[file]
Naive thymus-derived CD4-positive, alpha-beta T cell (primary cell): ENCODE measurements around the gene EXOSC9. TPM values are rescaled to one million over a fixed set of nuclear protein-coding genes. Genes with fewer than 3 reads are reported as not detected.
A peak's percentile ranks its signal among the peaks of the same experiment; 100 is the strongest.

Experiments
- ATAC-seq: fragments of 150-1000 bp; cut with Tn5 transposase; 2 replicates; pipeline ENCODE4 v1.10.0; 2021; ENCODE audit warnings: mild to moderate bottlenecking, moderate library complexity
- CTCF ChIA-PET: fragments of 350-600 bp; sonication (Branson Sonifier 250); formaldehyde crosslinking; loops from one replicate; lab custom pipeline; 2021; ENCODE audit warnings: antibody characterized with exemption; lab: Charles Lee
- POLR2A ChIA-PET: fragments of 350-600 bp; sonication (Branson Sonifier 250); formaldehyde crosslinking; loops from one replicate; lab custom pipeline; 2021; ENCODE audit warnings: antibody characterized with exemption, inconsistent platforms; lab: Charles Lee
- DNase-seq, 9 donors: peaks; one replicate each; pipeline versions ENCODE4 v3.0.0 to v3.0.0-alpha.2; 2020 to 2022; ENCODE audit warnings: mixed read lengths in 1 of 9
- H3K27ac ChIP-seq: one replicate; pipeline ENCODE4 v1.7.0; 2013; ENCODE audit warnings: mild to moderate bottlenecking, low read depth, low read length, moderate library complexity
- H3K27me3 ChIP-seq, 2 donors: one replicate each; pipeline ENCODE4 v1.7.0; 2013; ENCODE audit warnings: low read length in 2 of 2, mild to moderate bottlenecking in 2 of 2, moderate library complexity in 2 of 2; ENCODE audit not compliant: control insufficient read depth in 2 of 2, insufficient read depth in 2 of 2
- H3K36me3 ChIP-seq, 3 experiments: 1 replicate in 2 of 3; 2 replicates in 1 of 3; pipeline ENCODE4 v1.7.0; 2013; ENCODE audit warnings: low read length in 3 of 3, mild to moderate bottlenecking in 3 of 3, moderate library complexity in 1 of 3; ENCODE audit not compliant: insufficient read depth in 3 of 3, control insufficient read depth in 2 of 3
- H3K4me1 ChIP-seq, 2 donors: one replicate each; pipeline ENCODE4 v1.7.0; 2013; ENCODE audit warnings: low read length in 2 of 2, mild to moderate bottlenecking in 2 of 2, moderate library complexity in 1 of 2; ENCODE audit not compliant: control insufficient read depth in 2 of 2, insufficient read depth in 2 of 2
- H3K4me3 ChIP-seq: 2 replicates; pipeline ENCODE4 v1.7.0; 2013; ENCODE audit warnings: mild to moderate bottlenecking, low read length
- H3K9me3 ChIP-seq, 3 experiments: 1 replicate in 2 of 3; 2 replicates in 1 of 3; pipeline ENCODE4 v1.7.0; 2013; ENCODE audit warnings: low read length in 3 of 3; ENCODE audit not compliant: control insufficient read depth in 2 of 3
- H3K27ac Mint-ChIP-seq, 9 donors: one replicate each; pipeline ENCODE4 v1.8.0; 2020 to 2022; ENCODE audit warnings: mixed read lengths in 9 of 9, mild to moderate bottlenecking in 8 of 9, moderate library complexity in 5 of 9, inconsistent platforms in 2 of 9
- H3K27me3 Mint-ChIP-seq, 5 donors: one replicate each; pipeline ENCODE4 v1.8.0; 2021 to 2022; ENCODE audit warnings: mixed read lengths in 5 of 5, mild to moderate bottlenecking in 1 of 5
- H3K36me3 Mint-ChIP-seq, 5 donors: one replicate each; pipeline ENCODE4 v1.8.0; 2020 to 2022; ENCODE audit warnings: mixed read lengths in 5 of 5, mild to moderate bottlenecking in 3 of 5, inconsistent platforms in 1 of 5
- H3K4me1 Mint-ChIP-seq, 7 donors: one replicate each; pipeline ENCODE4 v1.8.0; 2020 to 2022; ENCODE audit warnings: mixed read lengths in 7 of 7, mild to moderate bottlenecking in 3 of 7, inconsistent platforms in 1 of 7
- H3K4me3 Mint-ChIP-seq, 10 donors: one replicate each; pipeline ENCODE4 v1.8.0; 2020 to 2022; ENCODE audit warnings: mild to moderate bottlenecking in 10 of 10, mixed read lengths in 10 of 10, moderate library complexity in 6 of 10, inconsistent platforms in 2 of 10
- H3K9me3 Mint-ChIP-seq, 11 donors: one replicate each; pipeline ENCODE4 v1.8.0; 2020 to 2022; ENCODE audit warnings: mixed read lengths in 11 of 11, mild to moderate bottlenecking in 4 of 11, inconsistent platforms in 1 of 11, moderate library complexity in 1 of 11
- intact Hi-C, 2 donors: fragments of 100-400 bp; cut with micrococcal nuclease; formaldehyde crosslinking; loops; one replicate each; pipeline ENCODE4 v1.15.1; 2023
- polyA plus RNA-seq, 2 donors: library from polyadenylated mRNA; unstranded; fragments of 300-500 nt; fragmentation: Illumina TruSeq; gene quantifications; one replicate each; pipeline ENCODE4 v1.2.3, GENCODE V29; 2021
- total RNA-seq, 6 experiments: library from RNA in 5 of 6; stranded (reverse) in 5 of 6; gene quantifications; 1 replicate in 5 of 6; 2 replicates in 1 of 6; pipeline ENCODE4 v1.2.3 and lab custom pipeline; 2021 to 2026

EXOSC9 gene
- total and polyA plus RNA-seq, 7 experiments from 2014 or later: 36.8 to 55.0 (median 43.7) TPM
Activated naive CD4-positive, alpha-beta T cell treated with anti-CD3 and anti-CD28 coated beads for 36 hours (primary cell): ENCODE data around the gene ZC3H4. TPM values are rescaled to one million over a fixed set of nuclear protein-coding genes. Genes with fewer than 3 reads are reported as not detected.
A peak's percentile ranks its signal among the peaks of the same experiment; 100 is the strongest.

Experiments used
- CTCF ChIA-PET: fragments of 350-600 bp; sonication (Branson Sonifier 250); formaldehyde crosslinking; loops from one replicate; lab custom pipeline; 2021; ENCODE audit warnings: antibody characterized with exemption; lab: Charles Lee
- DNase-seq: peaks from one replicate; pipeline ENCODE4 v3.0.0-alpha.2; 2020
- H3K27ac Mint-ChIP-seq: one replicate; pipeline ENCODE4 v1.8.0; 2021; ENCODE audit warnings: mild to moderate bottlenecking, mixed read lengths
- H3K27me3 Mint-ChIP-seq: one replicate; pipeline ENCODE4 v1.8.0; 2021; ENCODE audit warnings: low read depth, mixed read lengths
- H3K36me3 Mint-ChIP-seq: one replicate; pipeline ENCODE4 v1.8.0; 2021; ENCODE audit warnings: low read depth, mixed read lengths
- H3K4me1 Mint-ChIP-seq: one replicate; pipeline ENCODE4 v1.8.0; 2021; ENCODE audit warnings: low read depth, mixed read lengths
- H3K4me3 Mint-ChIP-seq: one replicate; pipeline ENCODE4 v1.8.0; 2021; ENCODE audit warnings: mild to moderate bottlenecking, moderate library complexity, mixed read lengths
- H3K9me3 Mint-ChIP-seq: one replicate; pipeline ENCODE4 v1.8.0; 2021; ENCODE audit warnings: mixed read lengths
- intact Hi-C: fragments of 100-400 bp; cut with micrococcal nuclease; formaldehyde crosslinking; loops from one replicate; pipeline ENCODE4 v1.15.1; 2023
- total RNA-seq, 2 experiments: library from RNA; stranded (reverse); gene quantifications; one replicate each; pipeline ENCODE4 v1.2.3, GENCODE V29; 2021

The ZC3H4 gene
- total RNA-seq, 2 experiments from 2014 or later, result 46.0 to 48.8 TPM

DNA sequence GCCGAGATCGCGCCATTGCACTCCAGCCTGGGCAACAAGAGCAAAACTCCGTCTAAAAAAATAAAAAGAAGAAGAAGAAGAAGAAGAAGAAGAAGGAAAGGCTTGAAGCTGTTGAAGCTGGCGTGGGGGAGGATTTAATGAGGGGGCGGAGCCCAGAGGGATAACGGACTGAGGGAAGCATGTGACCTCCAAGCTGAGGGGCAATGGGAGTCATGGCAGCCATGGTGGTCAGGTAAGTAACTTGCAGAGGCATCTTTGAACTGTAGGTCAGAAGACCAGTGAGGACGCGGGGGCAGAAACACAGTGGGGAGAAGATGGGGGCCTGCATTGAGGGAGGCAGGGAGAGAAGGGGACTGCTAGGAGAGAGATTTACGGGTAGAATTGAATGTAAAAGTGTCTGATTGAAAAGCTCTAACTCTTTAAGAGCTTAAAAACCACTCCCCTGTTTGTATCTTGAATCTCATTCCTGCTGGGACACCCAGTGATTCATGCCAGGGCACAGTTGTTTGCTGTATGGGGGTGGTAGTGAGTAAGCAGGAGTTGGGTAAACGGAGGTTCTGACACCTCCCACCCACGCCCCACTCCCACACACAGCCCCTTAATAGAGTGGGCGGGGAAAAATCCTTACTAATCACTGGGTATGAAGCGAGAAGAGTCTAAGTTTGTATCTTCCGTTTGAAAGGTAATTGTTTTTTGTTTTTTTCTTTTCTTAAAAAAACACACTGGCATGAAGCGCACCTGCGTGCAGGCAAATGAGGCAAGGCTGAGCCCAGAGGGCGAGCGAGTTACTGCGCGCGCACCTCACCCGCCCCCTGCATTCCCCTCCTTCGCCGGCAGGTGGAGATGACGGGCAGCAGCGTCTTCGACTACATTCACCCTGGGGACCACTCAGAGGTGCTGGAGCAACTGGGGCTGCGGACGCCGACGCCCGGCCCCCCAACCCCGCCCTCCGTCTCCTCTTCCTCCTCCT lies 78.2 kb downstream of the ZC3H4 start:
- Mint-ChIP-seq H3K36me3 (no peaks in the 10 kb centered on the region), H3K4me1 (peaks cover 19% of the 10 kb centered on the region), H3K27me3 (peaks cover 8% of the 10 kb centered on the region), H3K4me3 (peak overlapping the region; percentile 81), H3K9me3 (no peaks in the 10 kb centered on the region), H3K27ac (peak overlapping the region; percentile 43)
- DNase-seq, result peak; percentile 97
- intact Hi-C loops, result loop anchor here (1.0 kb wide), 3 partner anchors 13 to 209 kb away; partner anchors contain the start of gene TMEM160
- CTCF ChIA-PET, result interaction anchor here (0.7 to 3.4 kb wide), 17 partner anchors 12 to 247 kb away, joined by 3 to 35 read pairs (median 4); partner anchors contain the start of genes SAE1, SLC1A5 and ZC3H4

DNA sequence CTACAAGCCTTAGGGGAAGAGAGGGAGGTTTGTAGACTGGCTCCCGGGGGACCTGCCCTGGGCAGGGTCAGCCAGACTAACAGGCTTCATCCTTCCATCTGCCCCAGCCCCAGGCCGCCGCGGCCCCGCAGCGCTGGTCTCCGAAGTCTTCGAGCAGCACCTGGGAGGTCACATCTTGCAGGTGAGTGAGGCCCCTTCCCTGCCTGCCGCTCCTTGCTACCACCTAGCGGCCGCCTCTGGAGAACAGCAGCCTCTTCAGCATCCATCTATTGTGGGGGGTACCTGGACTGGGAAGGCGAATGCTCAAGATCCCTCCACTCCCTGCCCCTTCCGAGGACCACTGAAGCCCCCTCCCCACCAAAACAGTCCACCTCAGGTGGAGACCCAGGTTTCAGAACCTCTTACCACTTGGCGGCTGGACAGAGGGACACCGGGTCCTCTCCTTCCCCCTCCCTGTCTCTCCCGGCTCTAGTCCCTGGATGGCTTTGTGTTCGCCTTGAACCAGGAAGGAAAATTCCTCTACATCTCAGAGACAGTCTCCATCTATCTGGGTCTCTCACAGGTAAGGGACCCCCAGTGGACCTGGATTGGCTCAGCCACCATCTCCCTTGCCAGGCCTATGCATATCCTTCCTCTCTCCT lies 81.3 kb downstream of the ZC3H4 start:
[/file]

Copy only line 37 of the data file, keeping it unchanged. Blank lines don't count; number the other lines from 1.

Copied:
- total RNA-seq, 2 experiments: library from RNA; stranded (reverse); gene quantifications; one replicate each; pipeline ENCODE4 v1.2.3, GENCODE V29; 2021